Choosing Who To Hire: A Full-Time Manufacturing Employee or Independent Contractor?
When your workforce gets tight and you need an extra hand in your plant, how do you make the decision between hiring a full-time employee or independent contractor? While there are pros and cons to both, finding the right fit for your manufacturing team is of paramount importance.
When you hire full-time employees, you commit to adding a member to your manufacturing family. That includes paying the employee an hourly wage or salary, and many manufacturing leaders also offer their employees benefits that may include health care and life insurance as well as retirement contributions, paid holidays, sick days, and vacation. It’s important these workers have the necessary education and skills, but their personalities must also fit with your company culture. Plus, full-timers’ loyalty can grow over time spent working at one company.
Independent contractors or freelancers work on project-to-project bases, moving from one to another when the former is completed. While they do similar jobs based on their specialties each time, these projects are with different companies who hire them for their expertise in their fields; therefore, turning the companies who hire them into contractors’ clients. While, again, it’s important to ensure your independent contractors have the proper know-how and will be good fits for your company, their short time in your workforce means their skills and abilities to complete the projects at hand weigh more heavily on your decision to hire.
Pros and cons
- Training — While independent contractors tend to cost less overall, you need to bring them up to speed on your company and standards, so training time is an important aspect to consider as well. However, if you can build a strong relationship with, for example, an independent engineering consultant and bring him or her back to your manufacturing plant as needed, you can cut training time while utilizing the professional your plant requires. And if the contractor finishes the job but isn’t a great culture fit, you never have to call upon him or her in the future — it’s completely up to you. Keep in mind, though, you will likely invest time in training the next contractor you call upon for similar projects in the future.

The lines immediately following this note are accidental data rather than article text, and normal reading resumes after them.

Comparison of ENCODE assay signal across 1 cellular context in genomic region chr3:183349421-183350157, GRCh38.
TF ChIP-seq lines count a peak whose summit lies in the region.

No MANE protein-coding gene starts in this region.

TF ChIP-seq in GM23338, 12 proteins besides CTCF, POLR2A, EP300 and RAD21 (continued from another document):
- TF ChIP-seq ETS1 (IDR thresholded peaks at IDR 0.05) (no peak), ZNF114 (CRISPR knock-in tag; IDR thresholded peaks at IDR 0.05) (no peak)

- Taxes and benefits — When you hire a freelancer, he or she doesn’t fill out tax forms for employment. Rather, freelancers are responsible for their own taxes, freeing employers from the burden as well as others such as paid time off and benefits.
- Availability — When you hire full-time employees, you expect them to be available during regular business hours or during their shifts unless they’ve requested time off or miss work for the occasional sick day. Contractors, on the other hand, tend to work on more than one project for more than one company at once — and may not be available for your project right when you need them.
While full-time employees offer manufacturing leaders stability, freelancers are strong options for individual projects. If a regular employee experiences an injury that prevents him or her from returning to the plant floor for an extended period of time — but you know you’ll bring him or her back to the team after recovery — an independent contractor can fill the temporary void and help keep production on track. Plus, hiring independent contractors for specific projects for which full-timers wouldn’t be necessary can help plant leaders save money.
Which is right for you? Consider the pros and cons of independent contractors versus full-time employees in the context of the position you’re hiring for or project you need completed to find the best answer to your personnel questions.